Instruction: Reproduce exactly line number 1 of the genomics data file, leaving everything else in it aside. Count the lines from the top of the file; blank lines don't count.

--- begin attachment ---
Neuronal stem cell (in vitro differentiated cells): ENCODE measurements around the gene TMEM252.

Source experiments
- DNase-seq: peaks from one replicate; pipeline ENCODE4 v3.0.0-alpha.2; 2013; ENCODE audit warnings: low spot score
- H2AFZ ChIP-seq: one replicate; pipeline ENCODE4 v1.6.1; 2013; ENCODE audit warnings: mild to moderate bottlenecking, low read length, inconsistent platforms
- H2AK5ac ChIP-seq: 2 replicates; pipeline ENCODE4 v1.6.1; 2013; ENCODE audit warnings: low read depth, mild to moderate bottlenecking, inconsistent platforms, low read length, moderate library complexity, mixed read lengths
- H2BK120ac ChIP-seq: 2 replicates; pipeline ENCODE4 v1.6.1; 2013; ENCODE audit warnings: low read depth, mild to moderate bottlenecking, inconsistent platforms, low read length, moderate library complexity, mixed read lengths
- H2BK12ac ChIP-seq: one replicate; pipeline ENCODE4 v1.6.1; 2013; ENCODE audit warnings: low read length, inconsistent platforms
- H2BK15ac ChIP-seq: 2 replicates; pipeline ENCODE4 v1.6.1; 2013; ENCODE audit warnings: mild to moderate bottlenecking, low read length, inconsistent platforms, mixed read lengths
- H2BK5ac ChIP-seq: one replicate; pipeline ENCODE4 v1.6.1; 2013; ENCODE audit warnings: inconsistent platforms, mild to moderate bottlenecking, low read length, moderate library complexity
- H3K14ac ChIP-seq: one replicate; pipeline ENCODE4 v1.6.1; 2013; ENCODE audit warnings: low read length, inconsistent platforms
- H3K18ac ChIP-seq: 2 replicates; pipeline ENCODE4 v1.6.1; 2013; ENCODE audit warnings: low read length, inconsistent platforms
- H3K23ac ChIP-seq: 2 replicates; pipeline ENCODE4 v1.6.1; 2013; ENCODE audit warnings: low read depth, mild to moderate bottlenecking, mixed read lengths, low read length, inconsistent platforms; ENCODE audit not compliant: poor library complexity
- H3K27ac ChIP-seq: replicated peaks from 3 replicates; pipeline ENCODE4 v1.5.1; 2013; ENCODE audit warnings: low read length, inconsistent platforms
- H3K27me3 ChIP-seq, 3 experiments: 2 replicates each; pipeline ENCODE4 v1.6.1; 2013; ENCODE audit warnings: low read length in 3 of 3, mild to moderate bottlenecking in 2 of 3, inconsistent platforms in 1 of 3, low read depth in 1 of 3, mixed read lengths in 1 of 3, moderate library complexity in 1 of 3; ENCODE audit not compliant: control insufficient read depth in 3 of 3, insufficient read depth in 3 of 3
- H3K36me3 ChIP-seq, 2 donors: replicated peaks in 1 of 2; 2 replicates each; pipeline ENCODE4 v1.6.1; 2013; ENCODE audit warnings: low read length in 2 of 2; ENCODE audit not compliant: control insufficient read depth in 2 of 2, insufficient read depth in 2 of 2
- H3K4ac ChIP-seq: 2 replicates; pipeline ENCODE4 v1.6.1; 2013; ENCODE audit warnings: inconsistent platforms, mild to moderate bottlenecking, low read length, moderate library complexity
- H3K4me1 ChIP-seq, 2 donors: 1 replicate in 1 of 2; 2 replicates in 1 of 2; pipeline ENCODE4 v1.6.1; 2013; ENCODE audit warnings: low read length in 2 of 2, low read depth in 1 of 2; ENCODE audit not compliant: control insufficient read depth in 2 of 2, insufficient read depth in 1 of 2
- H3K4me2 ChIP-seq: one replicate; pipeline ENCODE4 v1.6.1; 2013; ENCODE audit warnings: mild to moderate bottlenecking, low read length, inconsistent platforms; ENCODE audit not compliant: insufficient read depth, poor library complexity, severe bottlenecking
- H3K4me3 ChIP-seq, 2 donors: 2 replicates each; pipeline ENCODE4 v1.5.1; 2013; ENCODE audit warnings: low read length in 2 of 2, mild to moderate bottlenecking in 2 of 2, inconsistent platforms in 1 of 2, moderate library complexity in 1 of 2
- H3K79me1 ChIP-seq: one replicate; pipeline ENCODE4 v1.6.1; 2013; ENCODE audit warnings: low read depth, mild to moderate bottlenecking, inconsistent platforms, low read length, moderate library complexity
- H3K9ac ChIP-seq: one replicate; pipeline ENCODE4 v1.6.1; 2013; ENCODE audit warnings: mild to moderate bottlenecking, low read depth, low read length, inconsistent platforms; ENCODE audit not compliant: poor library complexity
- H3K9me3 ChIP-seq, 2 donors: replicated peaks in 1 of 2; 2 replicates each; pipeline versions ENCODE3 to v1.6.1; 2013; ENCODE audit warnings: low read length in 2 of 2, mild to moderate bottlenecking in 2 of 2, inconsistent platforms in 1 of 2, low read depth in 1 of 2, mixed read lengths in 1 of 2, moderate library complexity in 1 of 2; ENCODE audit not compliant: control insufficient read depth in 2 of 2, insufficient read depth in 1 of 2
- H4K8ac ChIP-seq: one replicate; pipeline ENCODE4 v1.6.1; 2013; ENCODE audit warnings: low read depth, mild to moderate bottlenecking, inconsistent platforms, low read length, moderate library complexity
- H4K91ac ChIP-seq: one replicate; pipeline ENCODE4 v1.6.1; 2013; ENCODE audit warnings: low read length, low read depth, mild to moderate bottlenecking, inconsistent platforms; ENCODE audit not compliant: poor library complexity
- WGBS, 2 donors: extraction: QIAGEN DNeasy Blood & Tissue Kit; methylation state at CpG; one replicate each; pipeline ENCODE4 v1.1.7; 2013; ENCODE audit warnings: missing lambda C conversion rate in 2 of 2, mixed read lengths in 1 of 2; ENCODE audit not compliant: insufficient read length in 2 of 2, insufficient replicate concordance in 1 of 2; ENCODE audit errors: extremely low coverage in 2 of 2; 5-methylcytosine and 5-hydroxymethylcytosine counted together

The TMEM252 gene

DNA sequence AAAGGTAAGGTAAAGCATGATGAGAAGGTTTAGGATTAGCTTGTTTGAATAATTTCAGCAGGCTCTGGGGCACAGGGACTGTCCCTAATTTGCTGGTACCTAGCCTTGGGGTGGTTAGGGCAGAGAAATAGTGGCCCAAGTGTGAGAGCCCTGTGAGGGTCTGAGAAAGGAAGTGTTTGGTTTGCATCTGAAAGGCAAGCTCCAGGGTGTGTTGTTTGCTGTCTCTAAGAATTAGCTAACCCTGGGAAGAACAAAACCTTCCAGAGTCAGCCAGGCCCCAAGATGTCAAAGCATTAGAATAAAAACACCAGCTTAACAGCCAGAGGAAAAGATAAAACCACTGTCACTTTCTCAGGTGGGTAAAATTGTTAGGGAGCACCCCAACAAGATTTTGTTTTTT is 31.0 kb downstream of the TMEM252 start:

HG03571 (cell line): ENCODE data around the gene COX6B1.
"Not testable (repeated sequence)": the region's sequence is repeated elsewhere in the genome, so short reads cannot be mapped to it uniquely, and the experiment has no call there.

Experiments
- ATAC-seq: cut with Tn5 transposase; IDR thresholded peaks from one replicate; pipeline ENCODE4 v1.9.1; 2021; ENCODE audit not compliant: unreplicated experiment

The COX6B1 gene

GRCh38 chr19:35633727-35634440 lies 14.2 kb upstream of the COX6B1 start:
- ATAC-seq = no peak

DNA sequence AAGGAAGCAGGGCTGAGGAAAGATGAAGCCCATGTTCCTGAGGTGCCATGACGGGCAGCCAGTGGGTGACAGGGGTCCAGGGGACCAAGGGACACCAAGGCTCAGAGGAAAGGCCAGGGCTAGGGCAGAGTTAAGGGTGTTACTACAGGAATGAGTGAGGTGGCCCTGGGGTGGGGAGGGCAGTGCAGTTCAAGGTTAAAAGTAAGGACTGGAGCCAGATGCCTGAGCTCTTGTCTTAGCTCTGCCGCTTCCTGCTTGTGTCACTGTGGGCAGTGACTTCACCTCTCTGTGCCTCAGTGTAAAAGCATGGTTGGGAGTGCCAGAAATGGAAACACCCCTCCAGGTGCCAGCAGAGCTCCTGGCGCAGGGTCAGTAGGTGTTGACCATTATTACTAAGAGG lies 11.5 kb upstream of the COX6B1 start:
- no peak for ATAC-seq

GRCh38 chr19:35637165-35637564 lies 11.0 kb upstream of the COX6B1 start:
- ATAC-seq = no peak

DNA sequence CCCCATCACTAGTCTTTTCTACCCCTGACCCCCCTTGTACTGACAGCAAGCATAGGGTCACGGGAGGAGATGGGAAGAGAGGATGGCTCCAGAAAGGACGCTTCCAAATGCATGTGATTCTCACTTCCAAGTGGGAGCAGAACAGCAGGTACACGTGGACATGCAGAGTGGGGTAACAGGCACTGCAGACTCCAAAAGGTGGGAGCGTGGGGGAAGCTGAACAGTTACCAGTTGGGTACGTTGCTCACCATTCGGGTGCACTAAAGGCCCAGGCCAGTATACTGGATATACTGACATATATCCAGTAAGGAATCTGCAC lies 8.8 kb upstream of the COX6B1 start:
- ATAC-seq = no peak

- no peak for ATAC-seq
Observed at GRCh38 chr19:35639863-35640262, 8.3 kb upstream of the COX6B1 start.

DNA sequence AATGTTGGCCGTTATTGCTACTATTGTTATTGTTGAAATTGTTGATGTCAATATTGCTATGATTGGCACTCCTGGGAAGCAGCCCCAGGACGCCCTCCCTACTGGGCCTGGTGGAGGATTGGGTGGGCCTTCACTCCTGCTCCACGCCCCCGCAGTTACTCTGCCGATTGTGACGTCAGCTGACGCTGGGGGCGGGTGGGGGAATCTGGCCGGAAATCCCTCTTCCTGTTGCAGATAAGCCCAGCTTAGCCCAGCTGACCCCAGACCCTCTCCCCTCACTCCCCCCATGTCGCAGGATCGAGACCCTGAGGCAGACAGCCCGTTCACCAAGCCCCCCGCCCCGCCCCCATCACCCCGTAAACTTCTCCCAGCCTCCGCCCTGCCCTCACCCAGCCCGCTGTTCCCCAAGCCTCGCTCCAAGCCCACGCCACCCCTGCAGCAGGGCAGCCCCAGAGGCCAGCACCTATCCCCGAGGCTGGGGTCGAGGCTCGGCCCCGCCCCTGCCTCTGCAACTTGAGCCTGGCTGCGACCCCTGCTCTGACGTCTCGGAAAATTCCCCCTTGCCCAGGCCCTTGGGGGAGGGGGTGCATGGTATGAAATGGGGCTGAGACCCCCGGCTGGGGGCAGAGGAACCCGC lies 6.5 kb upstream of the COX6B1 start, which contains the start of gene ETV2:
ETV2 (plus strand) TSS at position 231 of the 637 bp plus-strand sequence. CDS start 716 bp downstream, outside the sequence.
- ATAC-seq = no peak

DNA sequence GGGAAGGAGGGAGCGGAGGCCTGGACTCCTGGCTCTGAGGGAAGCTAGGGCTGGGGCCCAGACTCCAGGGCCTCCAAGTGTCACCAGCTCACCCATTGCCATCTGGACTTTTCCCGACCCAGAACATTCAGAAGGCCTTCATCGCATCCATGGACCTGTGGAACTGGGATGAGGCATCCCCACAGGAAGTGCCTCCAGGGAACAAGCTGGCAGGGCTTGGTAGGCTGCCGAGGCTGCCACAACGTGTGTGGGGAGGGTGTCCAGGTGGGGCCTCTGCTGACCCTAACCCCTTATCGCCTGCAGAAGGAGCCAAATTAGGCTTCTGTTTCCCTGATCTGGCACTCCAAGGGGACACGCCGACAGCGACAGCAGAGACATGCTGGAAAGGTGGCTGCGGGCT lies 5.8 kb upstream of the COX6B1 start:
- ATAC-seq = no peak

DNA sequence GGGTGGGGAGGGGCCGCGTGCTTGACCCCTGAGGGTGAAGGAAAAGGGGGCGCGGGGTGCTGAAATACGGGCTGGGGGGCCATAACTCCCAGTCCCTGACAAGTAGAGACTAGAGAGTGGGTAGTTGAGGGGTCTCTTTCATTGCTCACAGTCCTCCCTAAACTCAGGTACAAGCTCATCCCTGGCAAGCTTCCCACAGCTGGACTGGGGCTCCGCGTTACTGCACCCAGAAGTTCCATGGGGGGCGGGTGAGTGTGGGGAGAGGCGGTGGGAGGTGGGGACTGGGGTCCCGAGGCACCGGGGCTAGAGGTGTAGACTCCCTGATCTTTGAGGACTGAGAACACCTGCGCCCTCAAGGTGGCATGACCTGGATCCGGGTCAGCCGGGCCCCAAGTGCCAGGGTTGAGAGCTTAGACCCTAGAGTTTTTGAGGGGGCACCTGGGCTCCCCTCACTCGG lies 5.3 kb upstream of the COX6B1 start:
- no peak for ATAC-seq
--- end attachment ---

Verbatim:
Neuronal stem cell (in vitro differentiated cells): ENCODE measurements around the gene TMEM252.